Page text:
Just when things began looking exceedingly grim for Vinny Del Negro last week, all indications from the Bulls' front office were that the team was in no hurry to fire him.
Minutes before the Bulls and Kings tipped off Monday night, I spoke with a trusted front office executive familiar with the Bulls' plan, and he said it was status quo. Rather than push the panic button too early and send the surrender message to the players, GM Gar Forman and advisor John Paxson were telling confidants that they preferred to give Del Negro until mid-January to prove this season was going somewhere.
This season went somewhere Monday night, all right. Somewhere really, really bad -- a point of no return for Del Negro.
The Bulls blew a 35-point lead and lost to Sacramento 102-98. They were outscored 54-17 in the final 16 minutes of the game. Not only that, Del Negro's rotation was only seven deep on the first night of a back-to-back. The Bulls, losers of 14 out of the last 20 games -- losers in every sense of the word -- will be in New York on Tuesday night to play the Knicks, who have won six of nine.
It's not advisable to change coaches in the air on the way to the second night of a back-to-back, with no practice time in between. In this case, it's hard to argue the alternative is any better.
With one catastrophic meltdown, Del Negro's window went from mid-January to Christmas Day. (Historical note, as pointed out by Adrian Wojnarowski of Yahoo! Sports: The Bulls fired Scott Skiles and Tim Floyd on Christmas Eve. Ho, ho, ho!)
The rationale behind giving Del Negro more time has been the message it would send to the players. The only logical choice on the bench is veteran coach Bernie Bickerstaff. If the Bulls turned to Bickerstaff before Christmas, the players would see that as a surrender flag.
But the players did a pretty good job of running that symbolic fabric up the flag pole Monday night.
I've seen a lot of coaches in a lot of sports tip-toeing around before getting fired. When I was in Chicago last week, I noticed how Del Negro was using injuries as an excuse and lamely praising his players' effort -- as if they'd respect the fake kudos. On Monday night, Del Negro took the next step in the "Coach About to be Fired Handbook:" He went after the players.
"This one stings, but players win games," Del Negro said. "You have to execute. We kind of got a little bit complacent there. But what are you going to do? Put your head down and feel sorry for yourself?"
No. You fire somebody. For example, the coach.
But given the organization's qualms about going with Bickerstaff -- which would signal that the season's over -- it's time to think outside the box. It's worth wondering whether there's another option at Forman's disposal. That would be the former GM and current executive vice president, Paxson.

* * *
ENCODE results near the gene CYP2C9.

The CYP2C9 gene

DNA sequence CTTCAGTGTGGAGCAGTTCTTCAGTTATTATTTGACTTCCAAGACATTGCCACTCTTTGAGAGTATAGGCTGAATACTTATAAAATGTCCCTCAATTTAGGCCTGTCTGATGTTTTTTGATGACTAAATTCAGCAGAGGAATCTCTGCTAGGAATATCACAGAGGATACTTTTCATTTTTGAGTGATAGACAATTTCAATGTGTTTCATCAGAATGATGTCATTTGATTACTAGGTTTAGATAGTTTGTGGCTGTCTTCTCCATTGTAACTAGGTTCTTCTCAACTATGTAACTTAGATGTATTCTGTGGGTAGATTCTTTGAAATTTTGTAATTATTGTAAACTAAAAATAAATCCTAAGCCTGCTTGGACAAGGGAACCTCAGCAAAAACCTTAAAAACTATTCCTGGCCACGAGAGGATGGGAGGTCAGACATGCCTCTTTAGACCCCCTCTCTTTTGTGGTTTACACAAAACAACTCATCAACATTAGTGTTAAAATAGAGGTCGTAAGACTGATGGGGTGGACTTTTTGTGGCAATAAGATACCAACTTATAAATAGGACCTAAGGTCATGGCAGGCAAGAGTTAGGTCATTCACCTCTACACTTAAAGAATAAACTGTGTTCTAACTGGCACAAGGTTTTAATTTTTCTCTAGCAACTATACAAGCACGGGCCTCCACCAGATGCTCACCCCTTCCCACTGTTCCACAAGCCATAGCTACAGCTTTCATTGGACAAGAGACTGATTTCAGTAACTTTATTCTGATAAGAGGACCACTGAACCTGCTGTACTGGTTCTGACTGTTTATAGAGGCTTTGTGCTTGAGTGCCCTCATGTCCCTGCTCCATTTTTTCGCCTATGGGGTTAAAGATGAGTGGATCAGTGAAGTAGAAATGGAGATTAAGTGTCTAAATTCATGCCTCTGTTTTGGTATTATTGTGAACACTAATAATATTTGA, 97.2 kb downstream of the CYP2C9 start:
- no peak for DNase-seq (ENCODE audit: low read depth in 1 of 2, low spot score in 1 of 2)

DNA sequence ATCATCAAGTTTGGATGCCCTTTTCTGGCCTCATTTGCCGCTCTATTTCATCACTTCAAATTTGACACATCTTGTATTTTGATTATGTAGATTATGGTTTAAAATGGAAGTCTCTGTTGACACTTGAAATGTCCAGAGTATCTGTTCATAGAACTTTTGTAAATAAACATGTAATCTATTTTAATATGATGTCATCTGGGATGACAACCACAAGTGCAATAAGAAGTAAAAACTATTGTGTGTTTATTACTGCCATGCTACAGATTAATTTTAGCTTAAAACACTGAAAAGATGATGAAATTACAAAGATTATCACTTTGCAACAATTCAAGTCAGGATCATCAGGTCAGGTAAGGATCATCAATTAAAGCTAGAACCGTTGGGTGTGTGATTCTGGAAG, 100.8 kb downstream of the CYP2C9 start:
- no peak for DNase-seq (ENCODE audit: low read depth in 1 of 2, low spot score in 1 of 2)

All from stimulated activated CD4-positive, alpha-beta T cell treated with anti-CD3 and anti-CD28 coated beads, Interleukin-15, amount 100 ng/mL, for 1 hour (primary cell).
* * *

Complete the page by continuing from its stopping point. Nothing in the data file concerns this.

"John's got a great eye for the game," Lakers coach Phil Jackson said last week when his team touched down in Chicago to collect another victory. "And he works really hard. He's a hard-work guy."
Firing the chef and appointing the guy who bought the groceries is the new fad in the NBA. The Hornets did it, sending GM Jeff Bower into the trenches to replace Byron Scott. The Nets did it, handing the keys to Kiki Vandeweghe -- and, ironically, former Bulls assistant Del Harris -- after throwing Lawrence Frank overboard.
Why not the Bulls? Why not Paxson, who relinquished the day-to-day GM duties to Forman last summer?
"I doubt it very much," said a person familiar with the Bulls' situation, citing how Paxson's relationships with certain players are frayed. But at least he has relationships with certain players. How can Del Negro command respect in the huddle -- and vice versa, frankly -- after what happened to this team Monday night?
Another option that has been mentioned is Frank, who was fired by the Nets and, as such, would come cheap since he's collecting $4 million of Bruce Ratner's money for the rest of this season. But this is probably not the best situation for either one. Frank will be looking for a clean slate after starting the season 0-16. The Bulls will have a hard time getting a spark out of hiring a coach who hasn't won a single game all season.
None of this is ideal. None of it was part of the plan. The Bulls will be major players in free agency next summer, and there's no appetite for paying Del Negro to go away and committing to a new coach before the direction and makeup of the team are known.
But sometimes, these things work themselves out. On Monday, the Bulls stopped playing.